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ThePlumLIneGS whorunsgov plumline
Posted at 11:24 AM ET, 10/14/2011

Forever lowering the bar

A quick thought on the Senate GOP jobs plan that was released yesterday. Many news orgs showed a glimmer of skepticism towards the plan, pointing out that it was mostly a rehash of previous GOP ideas — deregulation, tax cuts, a Balanced Budget Amendment, etc. But Republicans made a very clear claim yesterday: They said by repackaging these ideas in one place, it would help foster confidence and eventually lead to growth.

Yet I can’t find any serious efforts by news orgs to evaluate whether the plan would actually do what Republicans said it would do, i.e., foster growth and create jobs in the long run.

This, despite the fact that Rand Paul, one of the leaders of this new effort, claimed it would create five million jobs without even offering any specific time frame for when this might happen.

So, would this plan create growth and jobs, or not? What’s the basis for the GOP’s claim? What do economists think? What would it do for the economy in the short term? Anything at all?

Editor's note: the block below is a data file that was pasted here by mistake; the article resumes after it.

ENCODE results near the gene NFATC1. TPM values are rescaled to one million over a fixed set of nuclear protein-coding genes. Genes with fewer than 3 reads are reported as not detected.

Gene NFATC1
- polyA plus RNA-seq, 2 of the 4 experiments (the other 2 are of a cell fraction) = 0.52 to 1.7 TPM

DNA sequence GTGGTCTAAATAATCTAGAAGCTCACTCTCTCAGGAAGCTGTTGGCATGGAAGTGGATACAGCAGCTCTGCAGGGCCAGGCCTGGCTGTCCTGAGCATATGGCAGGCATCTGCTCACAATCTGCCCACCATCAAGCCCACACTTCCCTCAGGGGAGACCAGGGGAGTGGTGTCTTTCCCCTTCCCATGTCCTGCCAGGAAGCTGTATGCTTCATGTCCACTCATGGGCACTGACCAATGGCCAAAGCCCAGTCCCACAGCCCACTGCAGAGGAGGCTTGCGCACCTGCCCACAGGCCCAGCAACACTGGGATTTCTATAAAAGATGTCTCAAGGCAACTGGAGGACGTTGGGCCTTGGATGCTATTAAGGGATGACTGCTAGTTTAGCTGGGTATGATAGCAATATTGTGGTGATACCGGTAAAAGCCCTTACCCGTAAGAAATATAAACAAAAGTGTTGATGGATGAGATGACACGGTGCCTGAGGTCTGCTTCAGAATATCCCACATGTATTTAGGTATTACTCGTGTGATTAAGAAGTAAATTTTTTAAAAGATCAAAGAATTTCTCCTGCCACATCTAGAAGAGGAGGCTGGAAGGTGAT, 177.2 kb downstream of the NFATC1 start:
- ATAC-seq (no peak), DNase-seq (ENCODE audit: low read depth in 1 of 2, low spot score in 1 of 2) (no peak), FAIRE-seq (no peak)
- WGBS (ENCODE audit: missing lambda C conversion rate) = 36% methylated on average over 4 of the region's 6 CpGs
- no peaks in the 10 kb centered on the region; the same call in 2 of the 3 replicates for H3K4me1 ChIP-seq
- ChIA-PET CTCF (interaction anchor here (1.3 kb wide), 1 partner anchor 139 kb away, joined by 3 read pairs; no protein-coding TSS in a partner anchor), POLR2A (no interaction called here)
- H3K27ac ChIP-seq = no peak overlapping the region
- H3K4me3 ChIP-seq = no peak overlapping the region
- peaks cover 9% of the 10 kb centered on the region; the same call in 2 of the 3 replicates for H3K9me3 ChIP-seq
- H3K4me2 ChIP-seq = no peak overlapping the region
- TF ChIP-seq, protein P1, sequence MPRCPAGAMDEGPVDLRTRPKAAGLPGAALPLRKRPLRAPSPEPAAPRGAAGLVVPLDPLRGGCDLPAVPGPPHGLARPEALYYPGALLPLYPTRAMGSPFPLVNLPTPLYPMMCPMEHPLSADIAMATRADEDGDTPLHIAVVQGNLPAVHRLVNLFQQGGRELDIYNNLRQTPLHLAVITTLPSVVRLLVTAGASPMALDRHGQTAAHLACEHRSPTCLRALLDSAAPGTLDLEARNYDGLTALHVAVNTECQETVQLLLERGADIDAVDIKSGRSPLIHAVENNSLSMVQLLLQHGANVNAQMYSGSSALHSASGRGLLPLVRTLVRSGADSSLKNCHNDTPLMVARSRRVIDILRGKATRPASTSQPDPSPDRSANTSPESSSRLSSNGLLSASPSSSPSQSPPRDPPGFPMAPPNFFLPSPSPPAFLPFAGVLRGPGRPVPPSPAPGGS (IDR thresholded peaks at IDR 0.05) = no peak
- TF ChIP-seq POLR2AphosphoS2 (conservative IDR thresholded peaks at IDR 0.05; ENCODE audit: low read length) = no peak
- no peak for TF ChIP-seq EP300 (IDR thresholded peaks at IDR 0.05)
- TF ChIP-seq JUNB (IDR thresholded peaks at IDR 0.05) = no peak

Either we’re meant to accept it on faith that the plan would do what Republicans said it would do, or news orgs have essentially concluded that the GOP plan isn’t a serious one and doesn’t even require evaluation. If the latter is the case — if the bar has been lowered to the point where news orgs don’t even think the GOP’s jobs plan should be taken seriously — shouldn’t they tell us so?

Shouldn’t news orgs who are telling readers and viewers that the GOP offered a plan level with them if they’ve concluded that Republicans aren’t making a serious contribution to the debate about what to do about the economic crisis? And if that isn’t the case — if we’re meant to see the GOP offering as a serious one — shouldn’t we be asking experts to evaluate it? Isn’t this information that news consumers deserve? Is that not the role of news orgs? If not, why not?

Someone help me out here.

By  |  11:24 AM ET, 10/14/2011

 
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